Net concrète might be a way to describe the work of artists who sample the greater sludgepile of internet content. Using the wikipedia-simple definition of musique concrète as practiced by Pierre Schaffer and applying it to the art of the surf club artists (a breed that becomes logy and sluggish after a spatiotemporal environmental event known as "graduation," but here goes anyway):
1) [Schaffer] developed the concept of including any and all sounds in the musical vocabulary. At first he concentrated on working with sounds other than those produced by traditional musical instruments, removing them from their original context. Later on, he found it was possible to remove the familiarity of musical instrument sounds and abstract them further by techniques such as removing the attack of the recorded sound.
2) He was among the first to manipulate recorded sound in the way that it could be used in conjunction with other such sounds in the making of a musical piece. This could be thought of as a precursor to contemporary sampling practices.
3) Furthermore, he emphasized the importance of play (in his terms, jeu) in the creation of music. Schaeffer's idea of jeu comes from the French verb jouer, which carries the same double meaning as the English verb play: 'to enjoy oneself by interacting with one's surroundings', as well as 'to operate a musical instrument'. This notion is the core of musique concrète.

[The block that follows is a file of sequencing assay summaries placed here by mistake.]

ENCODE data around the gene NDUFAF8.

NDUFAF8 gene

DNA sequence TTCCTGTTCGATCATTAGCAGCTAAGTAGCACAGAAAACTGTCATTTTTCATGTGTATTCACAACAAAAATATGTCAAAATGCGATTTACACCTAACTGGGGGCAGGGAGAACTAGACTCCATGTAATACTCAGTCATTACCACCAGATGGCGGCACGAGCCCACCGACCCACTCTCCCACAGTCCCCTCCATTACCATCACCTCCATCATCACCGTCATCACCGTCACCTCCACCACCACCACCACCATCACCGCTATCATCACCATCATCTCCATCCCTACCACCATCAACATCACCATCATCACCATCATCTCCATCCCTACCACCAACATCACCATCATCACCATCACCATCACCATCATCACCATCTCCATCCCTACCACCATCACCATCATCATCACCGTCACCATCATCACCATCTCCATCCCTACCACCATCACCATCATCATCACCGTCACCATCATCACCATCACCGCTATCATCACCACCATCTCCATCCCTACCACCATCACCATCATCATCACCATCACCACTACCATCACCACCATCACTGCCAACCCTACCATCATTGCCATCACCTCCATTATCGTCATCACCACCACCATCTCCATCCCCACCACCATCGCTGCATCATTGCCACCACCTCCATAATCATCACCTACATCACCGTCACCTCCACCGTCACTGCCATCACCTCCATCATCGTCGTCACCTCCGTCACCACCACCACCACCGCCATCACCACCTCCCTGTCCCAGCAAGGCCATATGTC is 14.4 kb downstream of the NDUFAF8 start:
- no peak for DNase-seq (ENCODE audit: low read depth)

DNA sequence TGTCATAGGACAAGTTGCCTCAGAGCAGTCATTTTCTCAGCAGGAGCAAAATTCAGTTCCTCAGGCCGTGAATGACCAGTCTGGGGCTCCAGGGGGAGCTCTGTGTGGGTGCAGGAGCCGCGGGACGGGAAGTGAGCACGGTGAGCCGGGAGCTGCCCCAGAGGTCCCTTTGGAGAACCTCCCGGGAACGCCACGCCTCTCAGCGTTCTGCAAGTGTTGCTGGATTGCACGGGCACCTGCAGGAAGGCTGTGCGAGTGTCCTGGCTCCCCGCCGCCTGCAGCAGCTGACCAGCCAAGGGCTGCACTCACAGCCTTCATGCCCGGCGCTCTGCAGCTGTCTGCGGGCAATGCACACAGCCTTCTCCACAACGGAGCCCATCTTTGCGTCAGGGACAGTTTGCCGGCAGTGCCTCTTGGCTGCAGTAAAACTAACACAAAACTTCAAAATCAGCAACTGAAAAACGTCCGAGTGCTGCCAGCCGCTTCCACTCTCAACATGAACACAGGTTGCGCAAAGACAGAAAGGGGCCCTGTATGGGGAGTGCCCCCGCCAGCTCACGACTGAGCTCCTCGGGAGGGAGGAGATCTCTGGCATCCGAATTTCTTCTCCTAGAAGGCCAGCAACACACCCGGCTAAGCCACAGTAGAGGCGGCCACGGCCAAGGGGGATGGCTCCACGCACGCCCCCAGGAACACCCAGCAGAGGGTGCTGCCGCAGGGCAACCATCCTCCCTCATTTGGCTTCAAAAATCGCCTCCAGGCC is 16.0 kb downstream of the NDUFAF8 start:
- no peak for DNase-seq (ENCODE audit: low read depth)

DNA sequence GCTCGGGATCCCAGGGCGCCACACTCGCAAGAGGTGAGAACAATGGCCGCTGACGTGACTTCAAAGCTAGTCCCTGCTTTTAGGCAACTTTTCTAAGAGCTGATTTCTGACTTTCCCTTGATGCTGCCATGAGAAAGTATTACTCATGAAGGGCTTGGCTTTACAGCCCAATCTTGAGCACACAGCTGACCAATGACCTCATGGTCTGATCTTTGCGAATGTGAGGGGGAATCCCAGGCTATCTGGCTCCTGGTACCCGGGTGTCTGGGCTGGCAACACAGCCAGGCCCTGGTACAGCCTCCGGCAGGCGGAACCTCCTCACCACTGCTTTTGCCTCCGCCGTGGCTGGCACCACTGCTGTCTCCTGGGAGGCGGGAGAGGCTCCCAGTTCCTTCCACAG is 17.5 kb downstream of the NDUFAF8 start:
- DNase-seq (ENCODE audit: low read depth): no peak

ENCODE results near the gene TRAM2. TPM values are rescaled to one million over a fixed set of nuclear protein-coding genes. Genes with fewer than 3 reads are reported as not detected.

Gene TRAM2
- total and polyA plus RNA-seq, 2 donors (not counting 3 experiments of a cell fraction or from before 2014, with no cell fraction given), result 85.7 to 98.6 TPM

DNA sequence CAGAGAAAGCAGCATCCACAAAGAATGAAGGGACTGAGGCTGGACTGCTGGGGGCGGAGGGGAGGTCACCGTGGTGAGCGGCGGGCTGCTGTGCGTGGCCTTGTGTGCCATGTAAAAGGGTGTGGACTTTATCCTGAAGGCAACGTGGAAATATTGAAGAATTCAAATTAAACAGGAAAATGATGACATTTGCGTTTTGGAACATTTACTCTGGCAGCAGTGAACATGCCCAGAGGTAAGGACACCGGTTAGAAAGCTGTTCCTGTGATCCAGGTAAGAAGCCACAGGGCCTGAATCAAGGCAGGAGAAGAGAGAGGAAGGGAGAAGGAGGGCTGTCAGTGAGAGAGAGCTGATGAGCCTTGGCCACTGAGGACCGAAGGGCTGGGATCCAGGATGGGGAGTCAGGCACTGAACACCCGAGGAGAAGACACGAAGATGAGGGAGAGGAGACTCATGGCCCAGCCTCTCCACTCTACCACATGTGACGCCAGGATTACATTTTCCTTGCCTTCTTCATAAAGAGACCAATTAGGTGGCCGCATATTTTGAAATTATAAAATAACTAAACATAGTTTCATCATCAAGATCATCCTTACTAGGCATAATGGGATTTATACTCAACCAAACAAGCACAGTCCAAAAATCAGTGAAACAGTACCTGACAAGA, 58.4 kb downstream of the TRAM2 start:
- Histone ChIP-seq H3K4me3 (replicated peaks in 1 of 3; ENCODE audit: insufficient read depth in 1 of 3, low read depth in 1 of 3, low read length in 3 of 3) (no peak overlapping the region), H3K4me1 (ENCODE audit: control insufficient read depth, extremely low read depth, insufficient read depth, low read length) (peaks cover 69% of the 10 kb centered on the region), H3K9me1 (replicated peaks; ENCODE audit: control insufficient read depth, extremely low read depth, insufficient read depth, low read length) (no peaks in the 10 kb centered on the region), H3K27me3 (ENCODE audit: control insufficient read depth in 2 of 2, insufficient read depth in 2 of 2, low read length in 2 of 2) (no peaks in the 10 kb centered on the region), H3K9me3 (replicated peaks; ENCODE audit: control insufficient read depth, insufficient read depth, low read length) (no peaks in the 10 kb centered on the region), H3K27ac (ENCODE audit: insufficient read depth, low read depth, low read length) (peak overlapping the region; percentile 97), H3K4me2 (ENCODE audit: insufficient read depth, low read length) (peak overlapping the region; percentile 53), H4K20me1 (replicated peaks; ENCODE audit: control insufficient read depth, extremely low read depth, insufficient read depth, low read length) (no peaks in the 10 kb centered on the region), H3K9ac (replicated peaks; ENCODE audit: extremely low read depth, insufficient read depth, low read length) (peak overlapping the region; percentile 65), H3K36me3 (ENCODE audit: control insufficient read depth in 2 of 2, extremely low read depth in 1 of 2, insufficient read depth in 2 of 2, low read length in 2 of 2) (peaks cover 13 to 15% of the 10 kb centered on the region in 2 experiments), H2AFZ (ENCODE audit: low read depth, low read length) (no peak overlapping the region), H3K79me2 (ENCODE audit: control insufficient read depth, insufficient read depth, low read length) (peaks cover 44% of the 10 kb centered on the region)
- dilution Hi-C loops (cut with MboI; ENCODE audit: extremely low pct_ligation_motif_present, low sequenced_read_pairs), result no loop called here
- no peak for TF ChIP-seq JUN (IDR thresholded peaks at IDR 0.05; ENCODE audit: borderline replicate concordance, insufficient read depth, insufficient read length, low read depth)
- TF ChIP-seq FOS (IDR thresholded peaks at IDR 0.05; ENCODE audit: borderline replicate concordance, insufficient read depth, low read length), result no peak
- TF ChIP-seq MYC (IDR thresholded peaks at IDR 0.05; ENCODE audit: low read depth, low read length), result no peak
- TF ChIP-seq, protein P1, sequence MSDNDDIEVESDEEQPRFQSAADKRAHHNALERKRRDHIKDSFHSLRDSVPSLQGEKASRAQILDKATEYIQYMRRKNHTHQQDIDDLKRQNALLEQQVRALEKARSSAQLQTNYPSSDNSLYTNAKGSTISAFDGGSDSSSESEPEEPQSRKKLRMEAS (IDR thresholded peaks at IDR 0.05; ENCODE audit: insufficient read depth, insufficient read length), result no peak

Keep these criteria in mind and look at this page of examples culled by Marcin Ramocki from the Nasty Nets blog. While it's true that each post has a specific and sometimes quite literal satiric intent there is a sense of randomness of a quasi-oceanic environment being dipped into and splashed about. The difficulty of trying to explain this art to the dry, very dry, resentful people who hang around the Rhizome chatboards is they can't hear the music. They expended much effort to prove that all this quotation had been a function of Net Art all along and there was "nothing new here." But the sampling of Nasty Nets, et al wasn't just for analytical or statistical purposes, there was an invisible tune everyone was riffing on. Fortunately some people got that.